Since 1880 the General Convention has held all supreme and legislative powers of the Fraternity. The Convention, which meets every two years, has four main responsibilities and powers. They include:
One of the more important decisions a chapter makes is the selection of its delegate to the General Convention, because all formal action taken at the General Convention is the result of democratic voting, and it is typical for chapter delegates to constitute 65 to 75 percent of the total vote. Those with voting privileges at the Convention include:
The Constitution and General Statutes which make up The Code of Phi Delta Theta are the laws of the Fraternity. These laws govern the structure of the Fraternity, the procedure of its various bodies, and the basic operation of the chapters. Although all chapters are autonomous and self-governing, they must obey the laws outlined in The Code. It is adherence to these basic laws that preserves the general similarity between each chapter of Phi Delta Theta.
The General Statues are amended every two years at the General Convention. Proposals to change The Code are submitted to the Code Committee, a committee appointed by the General Council. Legislation is usually submitted in writing by any member of the Fraternity well in advance of the Convention, but changes are allowed to be submitted even during the Convention proceedings. Because each chapter has one vote, the majority of the votes at the Convention are in the hands of the undergraduate chapters’ delegates. These chapter delegates propose legislation, debate motions, and vote for or against these amendments to the General Statutes. On occasion, these debates become quite enthusiastic as the delegates try to make decisions that are best for the Fraternity.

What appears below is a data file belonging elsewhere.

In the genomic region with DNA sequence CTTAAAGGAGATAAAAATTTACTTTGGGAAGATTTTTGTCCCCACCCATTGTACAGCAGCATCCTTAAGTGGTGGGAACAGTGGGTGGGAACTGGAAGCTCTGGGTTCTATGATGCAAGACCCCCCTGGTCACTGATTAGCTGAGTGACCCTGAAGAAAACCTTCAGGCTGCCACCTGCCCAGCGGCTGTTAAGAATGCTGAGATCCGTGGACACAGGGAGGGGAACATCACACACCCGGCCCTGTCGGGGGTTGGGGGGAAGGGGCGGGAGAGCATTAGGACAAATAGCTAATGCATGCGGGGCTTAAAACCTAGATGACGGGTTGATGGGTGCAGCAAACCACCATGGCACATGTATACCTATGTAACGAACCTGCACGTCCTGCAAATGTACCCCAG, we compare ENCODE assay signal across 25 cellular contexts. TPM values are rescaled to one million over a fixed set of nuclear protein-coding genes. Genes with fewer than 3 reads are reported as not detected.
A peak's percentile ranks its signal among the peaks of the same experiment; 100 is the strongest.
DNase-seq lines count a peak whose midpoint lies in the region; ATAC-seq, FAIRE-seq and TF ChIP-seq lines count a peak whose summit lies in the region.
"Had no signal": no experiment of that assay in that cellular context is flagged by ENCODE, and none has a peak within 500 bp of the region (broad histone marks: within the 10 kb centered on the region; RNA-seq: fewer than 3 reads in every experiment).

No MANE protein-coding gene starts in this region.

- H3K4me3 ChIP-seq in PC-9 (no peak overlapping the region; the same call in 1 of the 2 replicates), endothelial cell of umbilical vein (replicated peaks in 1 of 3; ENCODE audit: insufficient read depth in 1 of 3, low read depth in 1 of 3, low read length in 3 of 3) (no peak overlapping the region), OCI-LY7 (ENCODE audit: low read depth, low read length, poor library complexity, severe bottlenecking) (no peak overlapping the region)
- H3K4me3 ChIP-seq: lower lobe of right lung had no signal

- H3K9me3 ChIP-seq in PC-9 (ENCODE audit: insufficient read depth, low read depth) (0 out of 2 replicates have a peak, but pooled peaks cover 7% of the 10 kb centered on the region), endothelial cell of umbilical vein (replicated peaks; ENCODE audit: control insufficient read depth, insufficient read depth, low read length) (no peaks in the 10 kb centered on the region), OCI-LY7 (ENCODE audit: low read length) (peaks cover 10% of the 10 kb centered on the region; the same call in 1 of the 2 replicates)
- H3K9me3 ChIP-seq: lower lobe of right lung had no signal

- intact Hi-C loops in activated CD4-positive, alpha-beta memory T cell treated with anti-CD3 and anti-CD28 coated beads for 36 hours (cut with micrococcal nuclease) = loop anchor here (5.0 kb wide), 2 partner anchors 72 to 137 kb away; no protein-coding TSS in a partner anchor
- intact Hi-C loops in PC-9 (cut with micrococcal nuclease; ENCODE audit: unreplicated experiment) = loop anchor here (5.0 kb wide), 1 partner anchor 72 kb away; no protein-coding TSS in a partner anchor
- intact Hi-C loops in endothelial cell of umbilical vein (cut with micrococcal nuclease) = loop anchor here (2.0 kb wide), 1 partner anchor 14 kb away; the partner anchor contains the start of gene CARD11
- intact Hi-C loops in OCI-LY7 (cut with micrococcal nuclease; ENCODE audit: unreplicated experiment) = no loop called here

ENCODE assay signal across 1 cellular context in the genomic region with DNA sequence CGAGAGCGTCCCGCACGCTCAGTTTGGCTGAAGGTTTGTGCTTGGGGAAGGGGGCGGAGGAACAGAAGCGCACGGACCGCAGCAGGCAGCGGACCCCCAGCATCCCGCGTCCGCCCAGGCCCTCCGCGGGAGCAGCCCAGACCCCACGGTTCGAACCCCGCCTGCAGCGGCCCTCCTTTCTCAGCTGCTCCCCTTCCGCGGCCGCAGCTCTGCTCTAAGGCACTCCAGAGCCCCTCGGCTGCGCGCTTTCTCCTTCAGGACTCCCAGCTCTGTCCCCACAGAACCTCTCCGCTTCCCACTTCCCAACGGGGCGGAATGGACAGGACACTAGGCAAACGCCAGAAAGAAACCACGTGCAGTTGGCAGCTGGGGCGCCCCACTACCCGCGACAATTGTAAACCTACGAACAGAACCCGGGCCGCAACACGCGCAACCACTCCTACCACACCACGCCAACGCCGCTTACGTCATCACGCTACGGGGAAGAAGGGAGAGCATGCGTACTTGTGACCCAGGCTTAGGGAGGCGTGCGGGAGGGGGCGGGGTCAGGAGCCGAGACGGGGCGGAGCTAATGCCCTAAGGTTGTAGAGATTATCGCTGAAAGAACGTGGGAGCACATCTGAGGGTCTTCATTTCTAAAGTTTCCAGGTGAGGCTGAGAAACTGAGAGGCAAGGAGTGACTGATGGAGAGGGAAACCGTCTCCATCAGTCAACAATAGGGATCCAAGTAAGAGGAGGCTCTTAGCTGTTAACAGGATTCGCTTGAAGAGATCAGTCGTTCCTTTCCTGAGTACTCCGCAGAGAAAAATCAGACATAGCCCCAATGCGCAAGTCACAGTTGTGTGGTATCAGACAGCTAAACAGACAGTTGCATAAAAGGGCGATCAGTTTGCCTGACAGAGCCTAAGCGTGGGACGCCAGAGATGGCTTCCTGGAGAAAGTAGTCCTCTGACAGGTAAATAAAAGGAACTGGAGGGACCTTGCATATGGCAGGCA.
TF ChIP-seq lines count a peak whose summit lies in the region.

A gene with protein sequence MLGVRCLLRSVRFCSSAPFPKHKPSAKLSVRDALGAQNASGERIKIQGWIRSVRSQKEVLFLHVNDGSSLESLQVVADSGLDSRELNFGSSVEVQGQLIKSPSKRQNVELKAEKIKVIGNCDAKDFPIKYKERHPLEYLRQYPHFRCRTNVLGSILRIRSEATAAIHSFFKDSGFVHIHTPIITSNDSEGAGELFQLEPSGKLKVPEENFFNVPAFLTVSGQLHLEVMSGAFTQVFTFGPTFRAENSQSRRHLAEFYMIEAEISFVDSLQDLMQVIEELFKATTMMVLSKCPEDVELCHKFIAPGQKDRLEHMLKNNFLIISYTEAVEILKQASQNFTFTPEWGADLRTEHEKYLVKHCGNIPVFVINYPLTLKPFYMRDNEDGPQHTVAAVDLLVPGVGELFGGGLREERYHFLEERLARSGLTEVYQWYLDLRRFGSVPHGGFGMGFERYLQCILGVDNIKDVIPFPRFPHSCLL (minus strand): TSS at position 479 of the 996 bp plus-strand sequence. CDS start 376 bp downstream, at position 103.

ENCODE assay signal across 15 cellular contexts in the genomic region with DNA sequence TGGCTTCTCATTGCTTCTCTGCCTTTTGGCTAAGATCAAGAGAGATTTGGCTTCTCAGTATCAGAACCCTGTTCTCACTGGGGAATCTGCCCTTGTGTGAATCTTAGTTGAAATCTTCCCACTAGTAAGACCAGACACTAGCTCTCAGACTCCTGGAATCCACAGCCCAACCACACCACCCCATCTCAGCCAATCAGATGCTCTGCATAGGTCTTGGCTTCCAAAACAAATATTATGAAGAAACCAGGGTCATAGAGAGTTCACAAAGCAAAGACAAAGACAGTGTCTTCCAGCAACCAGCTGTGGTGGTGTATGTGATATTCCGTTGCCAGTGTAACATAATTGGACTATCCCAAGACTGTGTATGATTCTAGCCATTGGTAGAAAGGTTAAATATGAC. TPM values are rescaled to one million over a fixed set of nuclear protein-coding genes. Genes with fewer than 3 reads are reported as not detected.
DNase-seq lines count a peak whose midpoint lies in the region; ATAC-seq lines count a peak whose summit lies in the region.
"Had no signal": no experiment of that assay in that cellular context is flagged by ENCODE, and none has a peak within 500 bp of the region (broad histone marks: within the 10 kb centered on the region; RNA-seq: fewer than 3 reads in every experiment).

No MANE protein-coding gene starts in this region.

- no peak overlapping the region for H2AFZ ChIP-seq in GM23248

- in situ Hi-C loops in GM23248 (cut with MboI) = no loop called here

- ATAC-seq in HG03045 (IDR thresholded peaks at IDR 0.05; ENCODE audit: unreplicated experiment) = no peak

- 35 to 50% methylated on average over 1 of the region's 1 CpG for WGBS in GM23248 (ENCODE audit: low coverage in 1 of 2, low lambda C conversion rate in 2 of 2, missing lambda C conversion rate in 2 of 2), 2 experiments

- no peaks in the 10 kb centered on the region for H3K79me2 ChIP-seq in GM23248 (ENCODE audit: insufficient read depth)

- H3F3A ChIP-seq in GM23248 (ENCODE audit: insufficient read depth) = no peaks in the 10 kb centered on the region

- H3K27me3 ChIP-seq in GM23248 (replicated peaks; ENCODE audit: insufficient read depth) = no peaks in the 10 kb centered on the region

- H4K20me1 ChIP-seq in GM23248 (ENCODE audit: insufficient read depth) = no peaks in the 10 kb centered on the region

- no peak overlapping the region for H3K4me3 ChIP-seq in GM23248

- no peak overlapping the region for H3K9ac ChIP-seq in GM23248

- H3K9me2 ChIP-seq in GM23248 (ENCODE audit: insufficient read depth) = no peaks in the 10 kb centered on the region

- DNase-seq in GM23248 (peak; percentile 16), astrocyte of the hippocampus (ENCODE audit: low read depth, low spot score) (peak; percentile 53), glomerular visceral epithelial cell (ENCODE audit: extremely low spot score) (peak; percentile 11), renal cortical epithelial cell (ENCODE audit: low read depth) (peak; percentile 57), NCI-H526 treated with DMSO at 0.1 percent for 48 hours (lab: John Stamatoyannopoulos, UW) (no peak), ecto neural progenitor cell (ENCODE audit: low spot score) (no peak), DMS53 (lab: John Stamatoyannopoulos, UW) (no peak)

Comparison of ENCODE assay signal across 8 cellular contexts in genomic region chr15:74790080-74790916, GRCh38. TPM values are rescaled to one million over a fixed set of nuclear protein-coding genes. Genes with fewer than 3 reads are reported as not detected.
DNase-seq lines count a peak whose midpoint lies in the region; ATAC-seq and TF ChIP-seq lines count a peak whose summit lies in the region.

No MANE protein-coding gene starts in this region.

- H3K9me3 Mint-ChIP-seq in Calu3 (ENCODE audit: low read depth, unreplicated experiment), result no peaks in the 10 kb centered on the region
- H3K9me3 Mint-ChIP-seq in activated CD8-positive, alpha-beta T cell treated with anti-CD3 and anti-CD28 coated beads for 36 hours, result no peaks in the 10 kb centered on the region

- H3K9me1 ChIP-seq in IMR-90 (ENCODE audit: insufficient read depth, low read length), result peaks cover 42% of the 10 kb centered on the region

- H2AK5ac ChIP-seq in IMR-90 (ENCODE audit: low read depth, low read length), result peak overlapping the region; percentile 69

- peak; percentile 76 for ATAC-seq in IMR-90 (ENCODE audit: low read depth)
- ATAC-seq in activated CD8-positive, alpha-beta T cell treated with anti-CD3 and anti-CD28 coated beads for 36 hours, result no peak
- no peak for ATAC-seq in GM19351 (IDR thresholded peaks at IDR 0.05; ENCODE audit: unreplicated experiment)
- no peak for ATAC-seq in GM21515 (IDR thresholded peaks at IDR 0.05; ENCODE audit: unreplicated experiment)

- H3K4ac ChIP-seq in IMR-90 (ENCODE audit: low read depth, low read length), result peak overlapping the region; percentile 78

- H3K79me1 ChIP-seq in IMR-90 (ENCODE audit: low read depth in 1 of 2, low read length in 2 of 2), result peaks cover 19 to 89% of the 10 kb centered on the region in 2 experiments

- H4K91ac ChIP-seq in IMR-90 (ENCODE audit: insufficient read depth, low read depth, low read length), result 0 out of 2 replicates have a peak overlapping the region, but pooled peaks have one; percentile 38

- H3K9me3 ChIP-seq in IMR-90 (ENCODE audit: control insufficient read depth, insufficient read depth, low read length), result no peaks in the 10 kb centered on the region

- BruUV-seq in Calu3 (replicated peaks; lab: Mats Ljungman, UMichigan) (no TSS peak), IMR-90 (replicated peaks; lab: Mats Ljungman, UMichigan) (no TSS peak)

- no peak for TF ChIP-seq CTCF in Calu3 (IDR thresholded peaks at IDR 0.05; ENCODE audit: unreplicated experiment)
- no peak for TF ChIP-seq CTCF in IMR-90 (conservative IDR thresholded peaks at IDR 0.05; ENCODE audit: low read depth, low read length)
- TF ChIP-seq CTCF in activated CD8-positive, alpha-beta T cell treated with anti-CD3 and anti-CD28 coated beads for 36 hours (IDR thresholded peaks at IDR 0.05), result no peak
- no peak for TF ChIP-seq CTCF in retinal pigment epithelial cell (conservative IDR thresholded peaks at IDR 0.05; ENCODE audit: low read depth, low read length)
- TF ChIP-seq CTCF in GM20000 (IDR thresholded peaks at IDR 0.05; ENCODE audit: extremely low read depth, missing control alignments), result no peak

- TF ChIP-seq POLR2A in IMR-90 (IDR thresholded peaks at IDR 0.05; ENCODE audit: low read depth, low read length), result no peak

The Constitution can only be amended by affirmative action at two consecutive General Conventions. The Constitution provides for the powers of the Convention and the General Council, indicates where alumni clubs and chapters may be established, and outlines some of the proper symbols and insignia of the Fraternity. It also gives requirements for membership.
After each Convention, two new copies of The Code are distributed to each chapter. These copies are usually kept by the president and secretary.
Selected by the Province President to serve a two-year term, this alumnus volunteer works with the officers and members of an individual chapter and help it maintain the high standards of Phi Delta Theta. The Chapter Advisory Board Chairman visits the chapter frequently and often attends committee, Phikeia and chapter meetings. He is a guide, a counselor, and a resource for the undergraduates. His also oversees and helps fill the chapter’s advisory board Each advisory board is commonly made up of 2 to 5 individuals who mentor individual officers and aid the CABC. Anyone with an interest in the chapter can be a member of the advisory board.
Many chapters comprise the realm of Phi Delta Theta. Each is a semi-autonomous unit of the entire General Fraternity, one part of the whole. Yet each chapter has its own character, its own traditions, and its own sense of purpose. While each chapter has its own unique qualities, each individual unit has the same primary purpose: to bring the Phi Delta Theta experience to each respective campus.
That purpose of the Fraternity is to promote the high principles which constituted the foundation of the organization, declared in The Bond of Phi Delta Theta. These principles, so eloquently penned by Robert Morrison and John McMillan Wilson, predicate an organized brotherhood in which members support each other in daily life. Indeed, the Six Founders of Phi Delta Theta were visionaries. Through The Bond, they outlined ideals practical both to the individual and to the chapter. They can be applied in a variety of areas of chapter life. With these ideals in mind, it is easier to further define exactly what a chapter is.
The chapter, first and foremost, is a family. Like a family, the brothers participate in activities allowing them to work, live, and socialize together. It is an environment conducive to the development of long-lasting ties, the sharing of similar aspirations, and the fostering of concern for others.